“In Praise of Love” plays as a melancholy celebration of something that has been lost, as it states “No resistance without memory or universality.” The plot line involves a director named Edgar (Bruno Putzulu) who wants to make a film about the four stages of love: “the meeting, the physical passion, the quarrels and separation, the reconciliation.”

As respected film critic and noted Godard enthusiast Jonathan Rosenbaum suggests, “the first two-thirds of the film has less to do with love per se than with the lives of members of the French resistance during World War II and of poor and homeless Parisians in the present. Eventually we discover that Berthe — a young woman Edgar met in Brittany two years earlier and particularly wants to include in his project, though she shows no interest in participating — has killed herself. In the film’s final section, set two years earlier, the themes of love and the French resistance are intertwined. Edgar arrives in Brittany to interview a historian, Jean Lacouture, about Catholics in the resistance, saying he’s “composing a cantata for Simone Weil.” This leads to his meeting an elderly couple, friends of Lacouture who fought in the resistance and have been together ever since — even though the man, following the orders of his superiors, exposed the woman as a member of the underground during the war. The two are now negotiating with a representative of the American embassy in Paris to sell their story to a Hollywood studio, for a feature to be directed by Steven Spielberg. The couple’s granddaughter, a legal trainee who advises them on the contract, is Berthe, the woman who will kill herself two years later.”

For me, at least, this Rosenbaum explanation of the hazy plot cleared up where the story was going and gave me a sense that there’s a rhyme to Godard’s reasoning. I must admit that I got lost in a sea of quotes–which I found clever but not my idea of a fulfilling film experience. I was hung up on all the slogans and spent my viewing time cataloging as many quotes as I could and feel compelled to just list some of them, since that’s mostly what I got from this film experience and if this review is boring as a result that is nonetheless how I found the film: “How odd that works of art demand titles.” “Truth may turn out to be sad.” “Happiness is never cheerful.” “Every thought should recall the debris of a smile.” “Adulthood doesn’t exist.” “The State is the antithesis of love.” We’re all jesters, we outlive our problems.” “Nothing said could be pointless.” “Every problem denotes a mystery.” And, “You can only think of something, if you can think of something else.”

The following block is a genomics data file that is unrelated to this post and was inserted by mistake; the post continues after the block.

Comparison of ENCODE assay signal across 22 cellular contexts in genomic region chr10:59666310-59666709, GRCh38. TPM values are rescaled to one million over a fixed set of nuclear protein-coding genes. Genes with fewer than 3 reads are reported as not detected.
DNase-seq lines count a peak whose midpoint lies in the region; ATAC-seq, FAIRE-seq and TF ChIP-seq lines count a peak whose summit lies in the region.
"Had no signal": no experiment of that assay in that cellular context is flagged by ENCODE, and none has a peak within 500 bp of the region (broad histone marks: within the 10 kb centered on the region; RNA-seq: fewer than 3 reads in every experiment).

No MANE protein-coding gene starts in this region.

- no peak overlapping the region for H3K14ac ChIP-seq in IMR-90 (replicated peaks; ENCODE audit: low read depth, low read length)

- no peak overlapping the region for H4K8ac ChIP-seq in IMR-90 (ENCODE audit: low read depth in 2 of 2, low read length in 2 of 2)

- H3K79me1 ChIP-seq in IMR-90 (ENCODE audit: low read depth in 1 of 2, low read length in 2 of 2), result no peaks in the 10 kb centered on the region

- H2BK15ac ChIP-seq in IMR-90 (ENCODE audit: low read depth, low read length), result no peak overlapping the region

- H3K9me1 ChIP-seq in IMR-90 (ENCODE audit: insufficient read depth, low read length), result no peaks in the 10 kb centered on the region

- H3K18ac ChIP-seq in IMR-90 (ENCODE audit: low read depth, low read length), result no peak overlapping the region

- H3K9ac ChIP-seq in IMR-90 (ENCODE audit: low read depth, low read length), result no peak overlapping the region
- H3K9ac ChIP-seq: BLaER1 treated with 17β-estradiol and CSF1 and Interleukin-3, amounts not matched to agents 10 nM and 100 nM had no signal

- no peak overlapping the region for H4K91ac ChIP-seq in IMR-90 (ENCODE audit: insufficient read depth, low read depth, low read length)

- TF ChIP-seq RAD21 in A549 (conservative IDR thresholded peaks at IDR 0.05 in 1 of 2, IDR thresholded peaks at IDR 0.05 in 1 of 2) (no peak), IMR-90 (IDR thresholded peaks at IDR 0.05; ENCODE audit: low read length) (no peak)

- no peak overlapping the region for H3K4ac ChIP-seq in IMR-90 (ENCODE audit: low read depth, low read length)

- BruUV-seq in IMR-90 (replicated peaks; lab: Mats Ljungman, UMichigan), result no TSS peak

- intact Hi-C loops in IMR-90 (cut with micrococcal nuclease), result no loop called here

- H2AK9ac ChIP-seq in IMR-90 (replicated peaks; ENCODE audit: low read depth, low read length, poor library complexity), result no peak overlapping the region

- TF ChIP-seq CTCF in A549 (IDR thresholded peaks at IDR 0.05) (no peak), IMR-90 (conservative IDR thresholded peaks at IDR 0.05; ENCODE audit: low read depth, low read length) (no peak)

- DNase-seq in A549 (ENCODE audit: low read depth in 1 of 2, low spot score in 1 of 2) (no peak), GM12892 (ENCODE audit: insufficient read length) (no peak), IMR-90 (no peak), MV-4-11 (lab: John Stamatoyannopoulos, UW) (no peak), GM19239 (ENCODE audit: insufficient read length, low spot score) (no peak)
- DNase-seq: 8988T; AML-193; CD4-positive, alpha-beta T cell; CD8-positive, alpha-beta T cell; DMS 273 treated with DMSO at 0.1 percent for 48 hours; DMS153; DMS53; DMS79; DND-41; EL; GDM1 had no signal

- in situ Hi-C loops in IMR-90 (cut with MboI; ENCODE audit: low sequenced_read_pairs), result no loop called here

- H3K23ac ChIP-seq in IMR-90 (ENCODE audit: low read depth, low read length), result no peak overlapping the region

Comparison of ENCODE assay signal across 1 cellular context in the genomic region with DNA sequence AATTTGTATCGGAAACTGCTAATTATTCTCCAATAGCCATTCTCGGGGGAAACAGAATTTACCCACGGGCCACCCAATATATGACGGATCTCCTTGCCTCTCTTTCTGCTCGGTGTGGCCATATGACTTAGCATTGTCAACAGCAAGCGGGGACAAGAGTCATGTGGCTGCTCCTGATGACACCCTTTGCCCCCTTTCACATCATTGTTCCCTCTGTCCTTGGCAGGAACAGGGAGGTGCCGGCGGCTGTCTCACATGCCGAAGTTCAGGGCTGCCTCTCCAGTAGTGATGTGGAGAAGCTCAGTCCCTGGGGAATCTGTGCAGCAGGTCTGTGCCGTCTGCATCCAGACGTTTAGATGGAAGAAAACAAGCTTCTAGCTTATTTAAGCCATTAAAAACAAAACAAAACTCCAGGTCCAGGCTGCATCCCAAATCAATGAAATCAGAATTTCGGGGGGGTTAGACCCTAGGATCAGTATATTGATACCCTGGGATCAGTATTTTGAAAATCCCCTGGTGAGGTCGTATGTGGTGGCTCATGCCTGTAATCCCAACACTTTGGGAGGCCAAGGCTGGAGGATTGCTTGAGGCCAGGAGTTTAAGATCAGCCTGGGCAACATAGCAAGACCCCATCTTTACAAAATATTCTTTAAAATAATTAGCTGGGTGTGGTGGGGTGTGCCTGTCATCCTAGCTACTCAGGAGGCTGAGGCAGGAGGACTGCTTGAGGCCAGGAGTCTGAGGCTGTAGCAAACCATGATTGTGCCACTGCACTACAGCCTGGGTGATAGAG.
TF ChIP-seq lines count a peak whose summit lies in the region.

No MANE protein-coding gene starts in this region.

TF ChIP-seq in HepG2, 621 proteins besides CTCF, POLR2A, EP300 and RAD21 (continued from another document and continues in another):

The homage to one of the directors I admired most, Robert Bresson, warmed my heart.

Godard flashes a poster of the “Pickpocket” and uses Bresson’s quote “Not a question of directing someone else, but of directing oneself.” This was taken from Bresson’s book explaining his film theory, which is a book of quotes.

From what I could gather, the film glosses over Godard’s main viewpoint that Americans are vampire consumers without a sense of culture. Godard uses every opportunity to mock American pop culture as an art form.

I’m not even sure that Godard is relevant anymore, as his messages are delivered in an old style and seem to be more of a reflex reaction than something burning inside with urgency. What keeps me coming back to a filmmaker I never warmed up to, is that I find the rascal irresistible. That so few pics are even addressed to the intellect as this one is, makes me keep searching inside for my Godard visionary key to his inscrutable language–something I still haven’t discovered and probably never will.